This is more illustrated when the estimates of useful life and residual value percentage of each of the airlines are used by the other airline to calculate its depreciation expense. For instance, when Aviator Airlines Ltd uses the useful life and residual value percentage of Eagle, its depreciation expenses for total aircraft spare parts increase from $33.36 to $44.04 because the useful life and residual value estimates of Eagle are lower. The depreciation expense for aircraft engines also increases if the useful life and residual value estimates of Eagle are used. On the other hand, the depreciation expenses of Eagle’s fixed assets reduce when it uses the residual value and useful life estimates of Aviator which is higher than its own estimates. Therefore, low residual value and useful life estimates lead to higher depreciation expenses while higher residual value and useful life estimates lead to lower depreciation expenses.

Depreciation policies of Air China

Air China is an international airline company listed in Shanghai Stock Exchange. It operates in many countries across the world including Australia. The company provided depreciation policies in its Notes to Financial Statements section under note 2, “Summary of Significant Accounting Policies” (Air China, 2013). Specific notes in depreciation policies are given in the section of property, plant and equipment and depreciation. The policies stipulate that property, plant and equipment other than construction in progress are valued at cost minus the accumulated depreciation and impairment losses. Furthermore, if any item classified as property, plant and equipment is held for sale or is part of a group of items held for sale, it’s not depreciated; instead, it is accounted for in relation to IFRS 5.

The company’s notes to financial statements regarding depreciation of property, plant and equipment also suggests that depreciation of such items is calculated using the straight line method in order to write off their cost to their residual values over given estimated useful life of each item. The estimated residual values and useful lives provided in the company’s 2012 annual report are as shown below.

Fig 1: property, plant and equipment (Air China, 2012)

The depreciation policies of the company also provide that if parts of an item of plant, property and equipment have different estimated useful lives, that item’s cost will be estimated on a reasonable manner and each part of the items is depreciated separately (Air China, 2012). The depreciation methods, residual values and useful lives of the company’s fixed assets are also adjusted at least after each financial year if there is need to do so. Furthermore, fixed assets of the company which are under a financial lease are depreciated similarly as self-owned fixed assets. However, if there is an assurance that the leased property can be transferred to the company after its lease period, the property may be depreciated over the term of the lease. Finally, the depreciation policies of the airline suggest that the carrying amounts of property, plant and equipment are evaluated for impairment if circumstances and events change such that the carrying amounts may be unrecoverable.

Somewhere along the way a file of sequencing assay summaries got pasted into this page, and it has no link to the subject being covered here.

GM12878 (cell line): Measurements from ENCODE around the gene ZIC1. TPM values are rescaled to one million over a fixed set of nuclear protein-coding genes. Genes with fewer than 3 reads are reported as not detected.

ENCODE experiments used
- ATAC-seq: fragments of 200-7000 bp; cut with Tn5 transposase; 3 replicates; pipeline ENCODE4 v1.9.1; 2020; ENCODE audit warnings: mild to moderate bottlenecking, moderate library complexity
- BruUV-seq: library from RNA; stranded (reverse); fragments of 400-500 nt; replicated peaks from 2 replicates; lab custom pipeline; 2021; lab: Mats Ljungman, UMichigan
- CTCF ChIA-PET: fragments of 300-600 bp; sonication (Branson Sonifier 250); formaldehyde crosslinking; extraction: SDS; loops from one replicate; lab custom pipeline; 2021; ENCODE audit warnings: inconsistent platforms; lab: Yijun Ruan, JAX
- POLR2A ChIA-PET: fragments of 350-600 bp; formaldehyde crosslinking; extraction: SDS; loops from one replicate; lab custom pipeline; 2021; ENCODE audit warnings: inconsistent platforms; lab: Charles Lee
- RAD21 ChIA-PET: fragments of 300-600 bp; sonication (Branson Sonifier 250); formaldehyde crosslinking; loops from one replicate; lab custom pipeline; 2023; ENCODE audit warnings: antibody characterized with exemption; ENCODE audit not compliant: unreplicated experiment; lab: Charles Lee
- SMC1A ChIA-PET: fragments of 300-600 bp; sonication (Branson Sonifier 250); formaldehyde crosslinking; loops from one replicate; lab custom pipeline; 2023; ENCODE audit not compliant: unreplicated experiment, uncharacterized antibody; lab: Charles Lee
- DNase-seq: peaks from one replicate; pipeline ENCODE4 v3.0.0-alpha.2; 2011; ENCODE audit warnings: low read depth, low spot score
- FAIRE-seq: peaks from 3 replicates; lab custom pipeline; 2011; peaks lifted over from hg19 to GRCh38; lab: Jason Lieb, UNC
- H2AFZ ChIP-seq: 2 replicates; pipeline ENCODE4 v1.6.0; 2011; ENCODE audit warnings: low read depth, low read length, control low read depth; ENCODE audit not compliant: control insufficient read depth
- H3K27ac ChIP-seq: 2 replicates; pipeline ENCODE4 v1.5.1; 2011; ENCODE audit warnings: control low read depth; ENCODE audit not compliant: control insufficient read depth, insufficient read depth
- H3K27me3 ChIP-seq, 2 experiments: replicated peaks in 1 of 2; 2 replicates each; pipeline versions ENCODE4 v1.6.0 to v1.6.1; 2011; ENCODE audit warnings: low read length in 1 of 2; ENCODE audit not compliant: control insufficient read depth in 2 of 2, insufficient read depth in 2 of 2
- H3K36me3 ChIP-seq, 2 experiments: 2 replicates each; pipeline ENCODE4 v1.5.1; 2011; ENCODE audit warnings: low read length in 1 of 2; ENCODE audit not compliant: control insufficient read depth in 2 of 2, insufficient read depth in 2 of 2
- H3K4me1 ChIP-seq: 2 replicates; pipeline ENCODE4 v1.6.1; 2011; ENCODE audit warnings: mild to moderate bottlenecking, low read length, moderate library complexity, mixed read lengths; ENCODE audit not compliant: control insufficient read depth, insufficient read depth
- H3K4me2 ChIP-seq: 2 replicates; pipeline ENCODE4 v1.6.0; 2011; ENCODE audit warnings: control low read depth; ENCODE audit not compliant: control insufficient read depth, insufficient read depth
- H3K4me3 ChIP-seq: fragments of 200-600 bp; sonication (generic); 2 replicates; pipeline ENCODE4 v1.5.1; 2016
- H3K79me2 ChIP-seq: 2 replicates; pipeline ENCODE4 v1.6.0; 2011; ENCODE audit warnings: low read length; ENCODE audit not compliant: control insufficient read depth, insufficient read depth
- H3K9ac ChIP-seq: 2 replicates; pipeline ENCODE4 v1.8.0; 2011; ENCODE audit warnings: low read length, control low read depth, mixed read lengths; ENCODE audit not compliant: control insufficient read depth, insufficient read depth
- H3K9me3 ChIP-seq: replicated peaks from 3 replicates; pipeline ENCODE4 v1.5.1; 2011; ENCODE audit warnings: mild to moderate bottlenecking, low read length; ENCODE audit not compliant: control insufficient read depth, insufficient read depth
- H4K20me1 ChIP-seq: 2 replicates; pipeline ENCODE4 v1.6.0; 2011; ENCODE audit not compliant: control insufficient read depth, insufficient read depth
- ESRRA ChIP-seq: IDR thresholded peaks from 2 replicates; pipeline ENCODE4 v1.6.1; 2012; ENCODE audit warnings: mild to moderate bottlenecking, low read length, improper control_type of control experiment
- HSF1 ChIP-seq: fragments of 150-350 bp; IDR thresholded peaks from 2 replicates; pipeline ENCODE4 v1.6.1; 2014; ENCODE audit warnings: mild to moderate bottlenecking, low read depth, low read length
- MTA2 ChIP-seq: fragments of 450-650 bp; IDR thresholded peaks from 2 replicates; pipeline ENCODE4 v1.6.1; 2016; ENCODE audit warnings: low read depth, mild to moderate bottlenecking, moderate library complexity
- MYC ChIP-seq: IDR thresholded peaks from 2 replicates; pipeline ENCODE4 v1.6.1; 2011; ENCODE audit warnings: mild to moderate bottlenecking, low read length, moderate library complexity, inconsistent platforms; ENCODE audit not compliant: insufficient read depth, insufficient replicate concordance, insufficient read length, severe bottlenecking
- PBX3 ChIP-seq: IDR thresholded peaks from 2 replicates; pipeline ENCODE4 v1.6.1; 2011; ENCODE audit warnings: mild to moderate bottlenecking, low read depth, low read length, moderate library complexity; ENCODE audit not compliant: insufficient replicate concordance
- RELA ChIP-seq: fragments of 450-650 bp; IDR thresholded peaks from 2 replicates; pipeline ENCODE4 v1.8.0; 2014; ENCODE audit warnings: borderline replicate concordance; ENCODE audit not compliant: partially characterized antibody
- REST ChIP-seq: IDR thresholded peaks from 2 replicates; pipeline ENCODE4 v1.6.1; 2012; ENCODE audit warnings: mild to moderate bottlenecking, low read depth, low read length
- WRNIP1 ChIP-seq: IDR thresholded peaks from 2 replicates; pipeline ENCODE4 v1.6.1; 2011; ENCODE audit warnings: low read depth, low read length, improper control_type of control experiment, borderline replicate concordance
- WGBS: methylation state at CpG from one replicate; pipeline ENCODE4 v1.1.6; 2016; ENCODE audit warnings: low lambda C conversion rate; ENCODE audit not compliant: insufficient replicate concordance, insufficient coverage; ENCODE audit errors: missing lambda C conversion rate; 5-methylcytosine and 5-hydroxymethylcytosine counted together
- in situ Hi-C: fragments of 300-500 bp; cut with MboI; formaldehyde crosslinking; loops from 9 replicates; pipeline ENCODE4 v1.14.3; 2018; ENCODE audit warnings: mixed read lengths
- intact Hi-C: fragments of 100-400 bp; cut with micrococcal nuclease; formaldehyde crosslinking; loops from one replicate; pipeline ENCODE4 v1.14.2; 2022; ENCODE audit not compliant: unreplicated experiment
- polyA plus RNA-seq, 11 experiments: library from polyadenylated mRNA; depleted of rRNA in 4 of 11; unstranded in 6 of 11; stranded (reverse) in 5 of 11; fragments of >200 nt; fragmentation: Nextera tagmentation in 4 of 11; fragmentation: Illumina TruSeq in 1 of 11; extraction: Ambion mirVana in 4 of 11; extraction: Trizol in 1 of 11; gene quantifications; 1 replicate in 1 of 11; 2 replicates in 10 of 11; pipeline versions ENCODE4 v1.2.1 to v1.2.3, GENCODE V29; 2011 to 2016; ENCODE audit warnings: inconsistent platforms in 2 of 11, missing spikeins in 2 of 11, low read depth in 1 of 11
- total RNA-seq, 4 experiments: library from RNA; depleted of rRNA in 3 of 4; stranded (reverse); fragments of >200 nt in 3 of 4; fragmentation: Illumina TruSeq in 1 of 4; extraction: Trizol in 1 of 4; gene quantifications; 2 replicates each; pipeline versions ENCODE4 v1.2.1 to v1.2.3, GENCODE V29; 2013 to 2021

Significance of depreciation policy

The main importance of depreciation policy is that it ensures that the company observes generally accepted accounting standards (such as AASB/IASB) in order to provide fair and just financial reports and reflect the true picture of the company’s financial statements and rations. Depreciation policies of companies differ because of the different operations of such companies (Ernst & Ernst., & United States, 1977). The operations of one company may lead to more depreciation of its fixed assets than another company. Therefore, the company will need to estimate its useful lives and residual values of its assets based on the prevailing events or circumstances in the company’s operations so that the depreciation expenses of its fixed assets will represent a true and fair financial position of the company (Vasigh et al., 2010). For example, in the case study of Eagle Airlines Ltd and Aviator the operations of the company were different; Aviator Airlines Ltd operates more domestically while Eagle operates more internationally. This results in long-haul flights for Aviator and short-haul flights for Eagle Airlines Ltd. This in turn leads to different estimated lives and residual values; hence it is important to use different depreciation policies for each company.

Reflection

Discussing various depreciation policies of different national airline companies was an important part of my learning. I remember how all members of our group brainstormed various depreciation policies. I thought that I could understand issues individually. The experience of working in a group made me to understand that it was easier to understand and explain the depreciation policies of various companies on a group than working alone. The good thing about working in a group is that members give different opinions such that you can understand something that you could not if you worked alone. If I were to be put in the same situation again, I would go for a group discussion without hesitation. Indeed, discussion with group members is an important way of understanding issues and dealing with assignments.

 

References list

Air China (2012). Air China 2012 Annual Report. Accessed August 31, 2013 from             http://www.airchina.com.cn/www/en/html/index/ir/financial_informatio/4069/2011h.pdf.

Baumol, W. J. (1986). Microtheory: Applications and origins. Cambridge, Mass: MIT Press.

Bragg, S. M., & Bragg, S. M. (2007). Wiley GAAP policies and procedures. Hoboken, N.J: John Wiley & Sons.

Epstein, B. J., Jermakowicz, E. K., & Epstein, B. J. (2008). Wiley IFRS policies and procedures. Hoboken, N.J: John Wiley & Sons.

Ernst & Ernst., & United States. (1977). Study of common carrier depreciation rate practices and policies. S.l: s.n..

Ramachandran, N. (2008). Financial accounting for management. New Delhi: Tata McGraw-Hill.

Rich, J. S. (2010). Cornerstones of financial & managerial accounting: Current trends update. Mason, OH: South-Western/Cengage Learning.

Rodriguez, P. M., Rapti, R. S., & Groom, E. (2008). Accounting for infrastructure regulation: An introduction. Washington, DC: World Bank.

Vasigh, B., Fleming, K., & Mackay, L. (2010). Foundations of airline finance: Methodology and practice. Farham, Surrey: Ashgate Pub.